Democrats have cleared an initial hurdle in a legal challenge over the state’s closest legislative race. Local elections officials will take another look at ballots tossed out in northeast Iowa’s House District 55 race. The candidates are separated by nine votes, and if a judge ultimately orders the ballots be counted, they could potentially change the outcome of the race.
On Monday a judge ordered the Winneshiek County Auditor to re-examine 33 late-filed, absentee ballots in House District 55. County election workers tossed out the ballots because they came in after Election Day and weren’t postmarked.
But the ballots do have a barcode, which may contain information on when the envelopes were mailed. County officials and postal workers must review the data by Wednesday, and then report back to the court by Friday.
“[T]here is no doubt that there is a great public interest in the outcome of the evaluation of the ballots. Failure to read the barcodes could result in ballots that were validly cast being ignored,” wrote Judge Scott J. Beattie in an order filed Monday.
Democratic challenger Kayla Koether brought the suit against Republican incumbent Michael Bergan, who leads the race by nine votes. Koether claimed the ruling as an early victory.
“This ruling is good news for the 33 Iowans who cast their ballots in good faith and deserve to have their votes counted. We’re pleased that the judge agreed that getting more information from the U.S. Post Office on the uncounted ballots is essential. This is just the next step in making certain that every legal vote gets counted.” said Koether in a written statement.
The judge has not ruled on whether the ballots should be counted, just that they should be examined and preserved as evidence. More arguments on interpreting the ballots are expected to follow.
At issue is whether the barcode data is usable under Iowa Code, which requires mail-in ballots to be officially timestamped to prove they were mailed the day before Election Day. in Iowa Code chapter §53.17(2) reads:
In order for the ballot to be counted, the return envelope must be received in the commissioner’s office before the polls close on election day or be clearly postmarked by an officially authorized postal service or bear an intelligent mail barcode traceable to a date of entry into the federal mail system not later than the day before the election and received by the commissioner not later than noon on the Monday following the election.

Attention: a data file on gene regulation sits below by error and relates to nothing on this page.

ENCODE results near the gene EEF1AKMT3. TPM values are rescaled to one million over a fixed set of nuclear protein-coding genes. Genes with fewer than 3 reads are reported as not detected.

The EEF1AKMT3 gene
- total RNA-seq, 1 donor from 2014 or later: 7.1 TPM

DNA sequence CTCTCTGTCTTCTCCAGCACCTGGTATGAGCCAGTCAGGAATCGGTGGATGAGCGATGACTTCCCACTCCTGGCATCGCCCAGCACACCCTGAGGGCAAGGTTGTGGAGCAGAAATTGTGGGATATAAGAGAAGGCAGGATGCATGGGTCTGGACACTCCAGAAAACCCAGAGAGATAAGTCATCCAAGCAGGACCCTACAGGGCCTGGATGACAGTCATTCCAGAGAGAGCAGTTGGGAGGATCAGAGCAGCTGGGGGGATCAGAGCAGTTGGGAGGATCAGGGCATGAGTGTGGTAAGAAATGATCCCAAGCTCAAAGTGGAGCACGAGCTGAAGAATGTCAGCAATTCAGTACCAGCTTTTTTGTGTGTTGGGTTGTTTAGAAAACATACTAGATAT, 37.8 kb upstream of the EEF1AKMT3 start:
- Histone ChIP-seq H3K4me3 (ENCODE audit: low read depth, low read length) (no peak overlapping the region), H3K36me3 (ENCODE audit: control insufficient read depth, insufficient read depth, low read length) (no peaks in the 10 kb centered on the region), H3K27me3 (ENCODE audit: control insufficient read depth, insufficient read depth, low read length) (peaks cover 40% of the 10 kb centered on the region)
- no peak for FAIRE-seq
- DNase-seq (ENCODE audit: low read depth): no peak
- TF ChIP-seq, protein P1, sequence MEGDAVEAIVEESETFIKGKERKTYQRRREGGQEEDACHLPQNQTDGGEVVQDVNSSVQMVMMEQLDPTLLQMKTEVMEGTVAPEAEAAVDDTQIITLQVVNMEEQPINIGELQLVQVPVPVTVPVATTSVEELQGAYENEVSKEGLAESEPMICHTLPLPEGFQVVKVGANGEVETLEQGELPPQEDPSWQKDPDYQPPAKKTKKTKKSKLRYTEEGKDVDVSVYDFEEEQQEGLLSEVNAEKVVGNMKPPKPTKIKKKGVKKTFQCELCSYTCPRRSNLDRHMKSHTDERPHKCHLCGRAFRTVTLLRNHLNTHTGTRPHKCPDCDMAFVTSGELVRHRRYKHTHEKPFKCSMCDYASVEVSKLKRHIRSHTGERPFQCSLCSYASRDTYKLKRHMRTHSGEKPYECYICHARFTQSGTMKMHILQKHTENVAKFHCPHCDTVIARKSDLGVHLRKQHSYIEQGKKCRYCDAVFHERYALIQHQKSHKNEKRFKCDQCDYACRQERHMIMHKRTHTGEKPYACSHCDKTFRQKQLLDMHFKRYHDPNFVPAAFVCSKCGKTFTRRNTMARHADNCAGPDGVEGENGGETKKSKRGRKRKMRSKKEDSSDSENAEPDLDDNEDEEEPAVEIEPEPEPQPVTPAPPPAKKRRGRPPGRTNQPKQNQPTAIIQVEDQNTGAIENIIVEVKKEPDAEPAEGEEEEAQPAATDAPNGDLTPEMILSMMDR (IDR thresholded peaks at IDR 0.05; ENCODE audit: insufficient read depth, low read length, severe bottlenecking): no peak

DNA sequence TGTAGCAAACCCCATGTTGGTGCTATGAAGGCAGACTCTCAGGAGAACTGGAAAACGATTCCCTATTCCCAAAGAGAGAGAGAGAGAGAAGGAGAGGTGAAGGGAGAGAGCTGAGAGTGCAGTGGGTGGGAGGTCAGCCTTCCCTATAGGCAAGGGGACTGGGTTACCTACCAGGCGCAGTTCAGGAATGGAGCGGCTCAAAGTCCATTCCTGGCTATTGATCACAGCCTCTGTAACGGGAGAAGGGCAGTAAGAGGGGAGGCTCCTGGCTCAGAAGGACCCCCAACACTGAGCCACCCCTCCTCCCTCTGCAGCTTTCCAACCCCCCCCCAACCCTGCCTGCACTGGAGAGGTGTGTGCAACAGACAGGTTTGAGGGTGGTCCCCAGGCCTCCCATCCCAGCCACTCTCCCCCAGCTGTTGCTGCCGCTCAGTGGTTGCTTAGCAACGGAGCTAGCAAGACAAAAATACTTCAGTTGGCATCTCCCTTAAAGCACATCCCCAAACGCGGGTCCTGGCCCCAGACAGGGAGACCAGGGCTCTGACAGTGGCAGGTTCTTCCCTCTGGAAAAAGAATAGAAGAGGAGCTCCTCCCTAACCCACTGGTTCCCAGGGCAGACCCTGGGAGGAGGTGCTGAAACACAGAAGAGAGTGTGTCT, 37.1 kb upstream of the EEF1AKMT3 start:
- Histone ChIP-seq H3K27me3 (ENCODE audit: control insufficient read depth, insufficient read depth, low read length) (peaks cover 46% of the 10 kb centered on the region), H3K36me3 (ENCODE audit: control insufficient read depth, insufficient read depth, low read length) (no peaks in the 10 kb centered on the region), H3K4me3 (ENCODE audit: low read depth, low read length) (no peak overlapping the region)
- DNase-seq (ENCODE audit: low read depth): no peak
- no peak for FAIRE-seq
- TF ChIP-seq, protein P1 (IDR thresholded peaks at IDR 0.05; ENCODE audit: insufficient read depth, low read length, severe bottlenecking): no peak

But state code doesn’t define the term “intelligent mail barcode" system, and the parties disagree on whether the barcode data on the ballots is the intelligent barcode system referred to in state law.
A regional spokeswoman for the U.S. Postal Service says in order to use its intelligent mail barcode system, “a mailer would need to download an encoder, fonts, and computer source code. The mailer would then apply for a mailer identifier through USPS”.
According to the secretary of state’s office, six counties use the intelligent mail barcode system, but Winneshiek County is not one of them. Secretary of State Paul Pate argues the ballots therefore should not be counted.
“Winneshiek County Auditor Ben Steines followed the law. Iowa Code is clear on this matter. Absentee ballots that arrive after Election Day and do not contain postmarks, nor a county-specific Intelligent Mail Barcode, are not eligible to be counted,” Pate said in a written statement.
Koether argues 29 of the ballots arrived at the Winneshiek County Auditor's office on November 7th, the day after Election Day, meaning they likely were mailed in time, due to an average of a two day processing and shipping time through the Waterloo Post Office. Koether hopes to argue the barcodes are valid and the votes should be counted, once any timestamp data from the ballots has been reviewed and preserved.
The outcome of the race will not impact partisan control of the Iowa House.
According to state data, a midterm record high of 547,205 Iowans voted by absentee in November. The postmark on their ballot or lack thereof did not affect many of these voters, whose mail-in votes were processed ahead of the state's deadline.